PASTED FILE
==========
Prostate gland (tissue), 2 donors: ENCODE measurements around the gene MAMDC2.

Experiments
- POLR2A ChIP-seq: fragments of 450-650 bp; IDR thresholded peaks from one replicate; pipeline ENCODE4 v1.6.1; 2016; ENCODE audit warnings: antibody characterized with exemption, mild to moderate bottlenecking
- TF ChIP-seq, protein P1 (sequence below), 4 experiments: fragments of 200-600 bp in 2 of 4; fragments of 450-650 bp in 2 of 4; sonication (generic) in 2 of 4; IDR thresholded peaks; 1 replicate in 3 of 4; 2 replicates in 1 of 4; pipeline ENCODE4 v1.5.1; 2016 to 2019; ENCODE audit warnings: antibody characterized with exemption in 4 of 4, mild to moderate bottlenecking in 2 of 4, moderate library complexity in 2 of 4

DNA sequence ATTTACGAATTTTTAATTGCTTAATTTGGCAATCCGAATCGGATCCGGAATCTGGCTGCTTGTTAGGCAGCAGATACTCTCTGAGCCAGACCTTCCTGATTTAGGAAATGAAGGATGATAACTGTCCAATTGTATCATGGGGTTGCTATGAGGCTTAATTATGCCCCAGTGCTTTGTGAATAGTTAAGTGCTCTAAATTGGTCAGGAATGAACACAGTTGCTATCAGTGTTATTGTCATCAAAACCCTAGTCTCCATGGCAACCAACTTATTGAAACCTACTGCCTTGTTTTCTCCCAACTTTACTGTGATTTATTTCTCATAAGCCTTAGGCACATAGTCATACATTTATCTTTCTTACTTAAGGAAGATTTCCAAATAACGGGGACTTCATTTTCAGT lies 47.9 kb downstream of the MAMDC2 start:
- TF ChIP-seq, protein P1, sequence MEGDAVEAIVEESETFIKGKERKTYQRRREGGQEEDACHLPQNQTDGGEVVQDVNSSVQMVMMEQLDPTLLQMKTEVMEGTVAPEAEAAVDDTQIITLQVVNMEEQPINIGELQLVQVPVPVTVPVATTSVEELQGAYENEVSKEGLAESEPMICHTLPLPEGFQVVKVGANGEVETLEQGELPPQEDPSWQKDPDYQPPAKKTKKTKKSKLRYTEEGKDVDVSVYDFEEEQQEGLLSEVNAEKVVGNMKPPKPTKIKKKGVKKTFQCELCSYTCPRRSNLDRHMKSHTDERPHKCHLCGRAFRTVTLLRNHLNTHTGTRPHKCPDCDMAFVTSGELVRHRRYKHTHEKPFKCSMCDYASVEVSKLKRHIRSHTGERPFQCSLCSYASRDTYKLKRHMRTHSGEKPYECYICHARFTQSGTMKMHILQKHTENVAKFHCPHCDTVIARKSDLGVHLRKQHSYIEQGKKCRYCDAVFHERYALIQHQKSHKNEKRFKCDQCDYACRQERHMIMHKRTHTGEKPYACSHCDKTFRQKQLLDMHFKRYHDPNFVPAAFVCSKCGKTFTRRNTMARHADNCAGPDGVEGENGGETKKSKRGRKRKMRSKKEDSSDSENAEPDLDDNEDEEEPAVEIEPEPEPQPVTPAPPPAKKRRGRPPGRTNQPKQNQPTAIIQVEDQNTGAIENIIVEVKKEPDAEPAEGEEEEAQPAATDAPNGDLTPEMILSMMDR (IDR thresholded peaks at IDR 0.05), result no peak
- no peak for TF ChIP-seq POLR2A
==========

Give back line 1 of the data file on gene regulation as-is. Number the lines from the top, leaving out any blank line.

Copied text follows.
Prostate gland (tissue), 2 donors: ENCODE measurements around the gene MAMDC2.